I recently saw that there is a new acne vaccine in the works and my interest was piqued. How on Earth would a vaccine be effective to treat or prevent acne, I wondered? What does that even mean? In order to answer that question, “How would a vaccine reasonably be expected to fight what has long been considered an annoying but benign skin condition that most people grow out of?” we first need to know, what is acne? Don’t we? I always believed acne was “overactive sebaceous glands” that ruptured the follicles and became inflamed and/or infected and I had reason to know a little bit about it — that’s the medical explanation I was always given and I have suffered from severe cystic acne since I was a teenager. How any vaccine would be expected to prevent overactive sebaceous glands or resulting inflammation and/or infections was, at first blush, unclear.
In my own case, I have taken every prescription and over the counter acne treatment imaginable including dubious long-term treatment with antibiotics that were supposed to prevent the deep infections (while simultaneously destroying the gut) and the antibiotics worked until they made me so sick I couldn’t take them anymore. I was 16 when I decided that I didn’t care how bad my skin looked, I just could not and would not tolerate the antibiotics which made me bloated, nauseated, and overall feeling extremely ill. Of course, as soon as I stopped taking the drugs, the acne came right back.
By the time I had suffered through 2 years of college with this allegedly “cosmetic” condition and what was also, in hindsight, years of moderate to severe chronic pain from essentially being covered in chronic abscesses (boils) I broke down and agreed to take Accutane, an oral tablet which works to treat cystic acne but no one knows why it works, just that it does. A mystery cure? Really? That doesn’t help explain what acne is either. When I was prescribed Accutane in the 90s it was known at the time to cause hideous side effects like severely dried and cracked mucous membranes, vision problems, and — wait for it — inflammatory bowel disease (IBD) including ulcerative colitis and Crohn’s disease. How in the world, one might ask, would any medication cause an autoimmune disease like Crohn’s? How is that even possible?
Back then, I did in fact develop gastrointestinal symptoms (and vision problems and cracked mucous membranes) that coincided with my treatment with Accutane but I just blew it off and that was not just me being flippant about my health. I was able to easily treat these so-called side effects with what I was told were benign prescription drugs and besides, the only side effect of Accutane my doctors cared about was the 100% likelihood of severe birth defects if a woman has any contact with Accutane while pregnant or in the 3 months before she becomes pregnant. Yes, for some reason, Accutane is severely toxic to the developing fetus — but, I was told, not to the adult patient. The known risk of catastrophic fetal side effects was driven into me deeply and I was forced, if I wanted to treat with the only medication known to quickly and permanently cure severe cystic acne, to take oral contraceptives to avoid becoming pregnant.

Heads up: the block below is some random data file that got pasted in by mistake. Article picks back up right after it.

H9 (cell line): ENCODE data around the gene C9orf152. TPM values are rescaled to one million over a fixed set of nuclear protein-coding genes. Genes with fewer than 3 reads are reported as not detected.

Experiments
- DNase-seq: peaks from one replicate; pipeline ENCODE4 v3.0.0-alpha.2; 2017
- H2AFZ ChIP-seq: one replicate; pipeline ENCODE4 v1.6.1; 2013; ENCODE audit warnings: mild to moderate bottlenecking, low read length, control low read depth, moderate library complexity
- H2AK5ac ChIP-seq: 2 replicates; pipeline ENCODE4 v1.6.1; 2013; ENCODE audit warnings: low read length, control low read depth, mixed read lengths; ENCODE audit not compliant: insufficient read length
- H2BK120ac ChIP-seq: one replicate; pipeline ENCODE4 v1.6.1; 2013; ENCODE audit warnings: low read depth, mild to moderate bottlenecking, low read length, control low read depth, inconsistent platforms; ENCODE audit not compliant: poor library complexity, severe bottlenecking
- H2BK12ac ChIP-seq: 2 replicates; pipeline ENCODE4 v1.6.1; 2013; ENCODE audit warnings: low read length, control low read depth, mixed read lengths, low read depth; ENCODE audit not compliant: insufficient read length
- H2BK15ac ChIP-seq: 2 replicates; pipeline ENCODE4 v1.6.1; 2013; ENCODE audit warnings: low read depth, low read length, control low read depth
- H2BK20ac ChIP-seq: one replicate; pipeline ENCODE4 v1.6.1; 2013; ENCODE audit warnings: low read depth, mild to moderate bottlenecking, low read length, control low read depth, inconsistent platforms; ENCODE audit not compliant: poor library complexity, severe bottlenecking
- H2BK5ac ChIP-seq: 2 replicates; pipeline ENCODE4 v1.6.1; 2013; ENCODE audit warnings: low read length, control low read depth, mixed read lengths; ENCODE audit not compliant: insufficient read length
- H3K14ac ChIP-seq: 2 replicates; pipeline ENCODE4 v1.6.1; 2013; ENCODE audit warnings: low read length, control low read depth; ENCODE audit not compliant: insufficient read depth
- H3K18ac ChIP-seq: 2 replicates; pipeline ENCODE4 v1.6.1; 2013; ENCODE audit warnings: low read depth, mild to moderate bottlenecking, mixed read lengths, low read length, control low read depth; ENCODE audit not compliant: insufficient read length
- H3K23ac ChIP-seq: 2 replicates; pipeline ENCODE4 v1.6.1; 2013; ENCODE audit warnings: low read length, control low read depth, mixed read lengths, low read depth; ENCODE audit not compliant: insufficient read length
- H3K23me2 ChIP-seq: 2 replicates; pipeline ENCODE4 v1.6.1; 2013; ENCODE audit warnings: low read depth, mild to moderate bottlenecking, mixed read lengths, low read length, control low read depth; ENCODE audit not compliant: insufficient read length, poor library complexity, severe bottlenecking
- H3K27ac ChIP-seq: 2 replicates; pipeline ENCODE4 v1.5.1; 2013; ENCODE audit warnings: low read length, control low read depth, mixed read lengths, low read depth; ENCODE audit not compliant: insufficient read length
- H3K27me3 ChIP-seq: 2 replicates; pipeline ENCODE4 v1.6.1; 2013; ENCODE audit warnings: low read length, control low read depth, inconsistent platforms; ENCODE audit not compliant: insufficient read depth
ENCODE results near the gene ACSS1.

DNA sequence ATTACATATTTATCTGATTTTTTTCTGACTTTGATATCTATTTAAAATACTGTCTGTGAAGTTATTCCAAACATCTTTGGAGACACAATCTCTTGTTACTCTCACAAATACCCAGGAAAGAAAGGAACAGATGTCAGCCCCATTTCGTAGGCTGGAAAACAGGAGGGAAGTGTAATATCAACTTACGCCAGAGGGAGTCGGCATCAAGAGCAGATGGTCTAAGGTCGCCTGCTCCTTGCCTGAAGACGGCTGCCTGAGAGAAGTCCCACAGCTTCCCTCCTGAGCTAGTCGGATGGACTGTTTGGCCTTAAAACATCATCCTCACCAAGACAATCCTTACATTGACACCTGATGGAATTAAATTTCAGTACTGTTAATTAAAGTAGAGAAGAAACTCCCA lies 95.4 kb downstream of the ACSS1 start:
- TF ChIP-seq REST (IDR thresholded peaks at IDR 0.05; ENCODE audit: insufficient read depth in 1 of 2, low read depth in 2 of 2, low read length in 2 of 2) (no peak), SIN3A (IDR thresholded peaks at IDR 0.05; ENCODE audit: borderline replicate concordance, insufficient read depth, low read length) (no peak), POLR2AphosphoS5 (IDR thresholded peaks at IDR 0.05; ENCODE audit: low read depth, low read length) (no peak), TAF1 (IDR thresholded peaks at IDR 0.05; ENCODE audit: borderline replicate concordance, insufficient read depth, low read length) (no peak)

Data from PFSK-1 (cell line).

And in addition to causing inflammatory bowel disease, Accutane is also extremely toxic to the liver and the drug insert probably said that Accutane patients shouldn’t drink, but my dermatologist, the medical literature and the drug inserts severely downplayed known liver and gastrointestinal
side effects iatrogenic illness and injury and highlighted the one that they thought was the most important, or the one most likely to get them sued — the baby one. Doctors prescribing Accutane to young women (apparently!) didn’t bother to tell them to watch out for signs of IBD or not to drink, but did force the women to concurrently take oral contraceptives to prevent pregnancy even if they were virgins or not “sexually active” to cover the doctors’ own asses as my University campus doctor told me, “In case you get raped.” Of course, oral contraceptives are also known to cause IBD, meaning, ulcerative colitis and Crohn’s. The plot thickens.